My first local was an Irish pub in Ottawa called Gentle Annie’s. My friends and I went there because, well, it was close to our homes and they’d serve us even though we were sixteen. The owner, Des, whose nose had burst so many blood vessels it looked like an irrigation chart, and his staff very much knew how old we were, mostly because we would drunkenly admit it in the wee hours. We were peach-fuzzed little drunkards, but we could hold our liquor and we tipped well. We knew all the words to all the Irish songs, and we belted them out as best we could. The only problem with being so close to our homes, was that from time to time a friend’s parents or one of our high school teachers would come in. We’d all pretend not to see each other, except for on one occasion when a rather inebriated algebra teacher struggled to his feet to declare he was taking attendance, and proceeded to call on the five of us by surname over and over until someone settled him down.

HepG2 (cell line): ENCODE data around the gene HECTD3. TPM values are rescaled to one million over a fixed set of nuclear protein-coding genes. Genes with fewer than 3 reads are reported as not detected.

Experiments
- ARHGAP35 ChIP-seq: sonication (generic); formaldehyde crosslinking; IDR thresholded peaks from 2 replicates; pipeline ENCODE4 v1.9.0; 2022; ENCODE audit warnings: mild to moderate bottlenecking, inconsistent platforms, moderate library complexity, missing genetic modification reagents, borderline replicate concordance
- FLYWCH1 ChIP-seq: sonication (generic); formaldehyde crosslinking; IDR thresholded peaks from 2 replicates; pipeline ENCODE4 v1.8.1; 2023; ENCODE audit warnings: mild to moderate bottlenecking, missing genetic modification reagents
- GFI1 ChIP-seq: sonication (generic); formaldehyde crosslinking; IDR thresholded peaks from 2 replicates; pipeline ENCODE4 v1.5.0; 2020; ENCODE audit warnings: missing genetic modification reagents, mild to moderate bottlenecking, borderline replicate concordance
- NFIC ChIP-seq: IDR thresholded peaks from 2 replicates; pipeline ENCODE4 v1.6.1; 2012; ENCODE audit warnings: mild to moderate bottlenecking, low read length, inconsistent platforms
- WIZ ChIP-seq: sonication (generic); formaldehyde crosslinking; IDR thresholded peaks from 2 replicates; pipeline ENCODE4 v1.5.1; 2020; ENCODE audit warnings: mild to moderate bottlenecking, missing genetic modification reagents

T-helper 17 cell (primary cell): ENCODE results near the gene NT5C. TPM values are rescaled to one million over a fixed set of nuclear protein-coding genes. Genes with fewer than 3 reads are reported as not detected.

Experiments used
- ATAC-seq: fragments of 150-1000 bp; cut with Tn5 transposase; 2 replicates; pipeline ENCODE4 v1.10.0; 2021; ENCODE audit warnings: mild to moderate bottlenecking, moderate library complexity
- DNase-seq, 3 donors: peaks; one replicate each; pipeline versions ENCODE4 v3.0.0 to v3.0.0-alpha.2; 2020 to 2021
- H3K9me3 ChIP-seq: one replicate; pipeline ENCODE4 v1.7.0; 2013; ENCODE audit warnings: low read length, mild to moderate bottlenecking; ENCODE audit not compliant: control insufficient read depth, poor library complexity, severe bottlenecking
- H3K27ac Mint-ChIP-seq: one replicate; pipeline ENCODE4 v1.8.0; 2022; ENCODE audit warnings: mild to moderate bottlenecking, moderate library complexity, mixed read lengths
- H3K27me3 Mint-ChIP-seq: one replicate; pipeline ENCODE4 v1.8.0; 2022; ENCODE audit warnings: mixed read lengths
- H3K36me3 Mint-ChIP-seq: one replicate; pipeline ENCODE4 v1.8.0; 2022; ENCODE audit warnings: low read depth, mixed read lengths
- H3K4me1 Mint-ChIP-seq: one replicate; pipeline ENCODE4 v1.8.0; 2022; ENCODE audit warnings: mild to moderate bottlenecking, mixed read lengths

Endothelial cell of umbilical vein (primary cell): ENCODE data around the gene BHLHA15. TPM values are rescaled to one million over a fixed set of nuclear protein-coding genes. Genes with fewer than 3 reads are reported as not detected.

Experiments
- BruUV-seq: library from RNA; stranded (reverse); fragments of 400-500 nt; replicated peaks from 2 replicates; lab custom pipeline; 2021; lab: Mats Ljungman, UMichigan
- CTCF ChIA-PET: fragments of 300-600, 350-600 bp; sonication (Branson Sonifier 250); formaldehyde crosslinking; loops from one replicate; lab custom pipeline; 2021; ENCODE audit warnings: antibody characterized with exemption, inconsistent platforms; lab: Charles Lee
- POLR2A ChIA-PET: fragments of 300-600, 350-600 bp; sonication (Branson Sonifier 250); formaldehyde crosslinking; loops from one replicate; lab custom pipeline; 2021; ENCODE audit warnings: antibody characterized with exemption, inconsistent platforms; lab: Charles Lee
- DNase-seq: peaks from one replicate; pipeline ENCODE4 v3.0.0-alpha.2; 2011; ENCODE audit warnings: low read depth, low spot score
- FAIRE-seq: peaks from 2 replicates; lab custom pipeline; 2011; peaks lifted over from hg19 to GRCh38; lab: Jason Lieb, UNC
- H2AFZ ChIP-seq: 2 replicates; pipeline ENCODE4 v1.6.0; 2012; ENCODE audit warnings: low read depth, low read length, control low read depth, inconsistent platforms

On one of my last visits to Gentle Annie’s, I accidently broke my buddy Joe’s front tooth with the end of my pool cue. Opinion on how it happened differs, as Joe claims I hit him and I maintain that he face planted into my cue as he bent over for his pint.  Joe, suffering from too many drinks and a bit of vanity, naturally called 911 from the bar payphone. We were a little surprised when two cop cars, a fire engine, and an ambulance showed up upon hearing of a broken tooth at a local not averse to the occasional scuffle. The cops laughed at us, the fire engine quickly departed, and after the ambulance attendant explained to Joe that he would be charged a $95 fee for the ride, he thought it best to just go home and sleep it off. To this day his cap doesn’t quite match his teeth, and his mother holds me responsible for his now slightly less than perfect smile. He’s still very pretty, though.